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Frais et Local: How we developed the French Ministry of Agriculture’s app

Frais et local EN

We’ve all seen the formula, popularized by Airbnb and Google Maps, with a list on one side, a map on the other, a search field, and a geolocation button. How can you create your own version, based on sharing your data?

Etienne Burdet
Technical Project Manager, Opendatasoft
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To explain how, we’re going to talk through a project we worked on with the French Ministry of Agriculture to develop an app called Frais et Local (Fresh and Local), to locate nearby farmers selling their produce.

The goal was to provide a single point of entry for consumers looking for local farm produce as well as providing increased visibility for the farmers involved.

At first glance, developing the visible part—the front end—appears to be straightforward. With a few hours of JavaScript and the use of a library like Mapbox-gl, you can create a map that displays points, refocuses on the desired area, and supports geolocation.

From this we then created a homepage, added legal notices, applied a bit of “paint” (CSS), and finally imported and enabled data management with the Opendatasoft platform.

However, it doesn’t take long to come up against the first challenge, namely that today’s users expect a high level of interactivity on their interfaces. For instance, they might expect a form field that can accept both an address and a geolocation, filters that add or remove points on the map, and be able to control the map through list clicks. Above all, they are looking for hyper-fluid transitions that do not require the page to reload and are guided by light animations and tooltips. All these little details quickly add up to lots of lines of code and complications.

The solution is to use React (or Svelte)

To accomplish this, developer communities agree, choose between React, Vue, or Svelte, which we used. But certainly don’t use JavaScript alone. However, it takes some mastery to work with these well-known frameworks, including new syntaxes, new logic, corresponding tooling, compilation steps, and so on. Their complexities have enraged some veteran developers to the point of lamenting the demise of the “old JavaScript”.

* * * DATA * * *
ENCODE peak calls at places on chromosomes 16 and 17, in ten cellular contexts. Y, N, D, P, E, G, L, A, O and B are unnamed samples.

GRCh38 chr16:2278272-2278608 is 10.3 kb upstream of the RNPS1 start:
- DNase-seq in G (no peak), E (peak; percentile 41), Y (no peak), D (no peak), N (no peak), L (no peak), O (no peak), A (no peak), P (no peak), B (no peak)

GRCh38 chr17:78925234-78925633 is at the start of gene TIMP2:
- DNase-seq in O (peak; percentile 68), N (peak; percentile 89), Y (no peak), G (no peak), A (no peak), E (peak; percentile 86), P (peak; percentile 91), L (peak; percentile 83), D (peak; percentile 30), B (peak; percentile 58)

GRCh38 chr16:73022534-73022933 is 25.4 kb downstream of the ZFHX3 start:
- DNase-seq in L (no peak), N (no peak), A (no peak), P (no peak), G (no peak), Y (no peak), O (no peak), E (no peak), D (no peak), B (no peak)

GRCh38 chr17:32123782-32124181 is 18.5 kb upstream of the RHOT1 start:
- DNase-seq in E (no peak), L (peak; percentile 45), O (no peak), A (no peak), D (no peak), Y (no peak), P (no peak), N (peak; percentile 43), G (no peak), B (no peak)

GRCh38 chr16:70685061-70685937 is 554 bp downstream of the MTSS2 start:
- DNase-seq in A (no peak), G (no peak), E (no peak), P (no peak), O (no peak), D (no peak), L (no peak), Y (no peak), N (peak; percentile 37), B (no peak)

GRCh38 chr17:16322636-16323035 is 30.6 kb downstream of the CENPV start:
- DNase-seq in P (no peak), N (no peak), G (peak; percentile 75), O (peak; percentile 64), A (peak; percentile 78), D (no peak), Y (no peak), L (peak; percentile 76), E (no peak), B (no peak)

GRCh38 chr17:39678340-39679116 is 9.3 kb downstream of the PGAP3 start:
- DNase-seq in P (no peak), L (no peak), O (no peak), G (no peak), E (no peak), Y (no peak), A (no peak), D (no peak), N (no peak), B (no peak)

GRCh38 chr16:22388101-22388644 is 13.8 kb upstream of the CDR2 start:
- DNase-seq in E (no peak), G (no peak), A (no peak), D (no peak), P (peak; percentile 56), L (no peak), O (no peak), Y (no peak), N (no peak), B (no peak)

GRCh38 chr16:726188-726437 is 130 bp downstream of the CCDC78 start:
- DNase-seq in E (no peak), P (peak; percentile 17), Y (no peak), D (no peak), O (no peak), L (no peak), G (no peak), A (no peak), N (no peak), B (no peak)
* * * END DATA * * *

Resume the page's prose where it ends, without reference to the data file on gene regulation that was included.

So why did we opt for Svelte, the most recent addition to the growing list of JavaScript frameworks? Svelte is much lighter and more efficient than its two competitors, and it also has a very simple mental model and a rather elegant syntax. That means that minimal ramp-up time was needed.

Our experience with Svelte

With two developers and basic knowledge of HTML/CSS/JS, we created the first version of Frais et Local in just two weeks. Add two to three weeks to prototype a generic app, which allowed us to learn the subject and have a demo ready quickly for the Ministry’s teams. The app is certainly simple, but it did not necessitate five years of experience with the framework, far from it.

I found the development experience very satisfying. Svelte made the decision to deviate from standard JS (ES6+) and introduce its own syntax variations, which will then be compiled in ES6, allowing for a very light syntax. Svelte also has a philosophy of “facilitating the integration of JavaScript into HTML/CSS,” whereas React, put simply, is more oriented towards “facilitating the integration of HTML into a large JavaScript database.”

Also, switching from mock-up to dynamic interface with Svelte is extremely natural. We began with a static list in HTML and CSS, then added a map and gradually integrated responsiveness and logic with minimal code. This allowed us to stay very close to the model—and thus the user—from the start of development and throughout the project. Svelte is a simple and fluid tool for creating graphical interfaces.

An app is more than just an interface; it must also manage data and allow users to navigate and access information.

If we only use rendering libraries like Svelte or React, it is very tempting to create apps in a single page, with only interactive elements and no navigation (to a new page). These Single Page Apps (SPAs) pose numerous challenges. For example, it is necessary to return to the main page and load the entire app on each visit, close the app via the back button, integrate asynchronous data, and so on.

Our experience with SvelteKit

To overcome this, Svelte is accompanied by SvelteKit, an application framework inspired by NextJS for React and Nuxt for Vue.

To begin with, SvelteKit makes it very simple to integrate the concepts of page and address by simply matching a file tree to URLs. Our navigation banner, which appears on every page, is stored in a file at the root of our project, and the map (located at the address /map) is stored in the map folder. As a developer, this model is extremely useful: one file = one URL, and a forward slash (/) in the URL = a subfolder.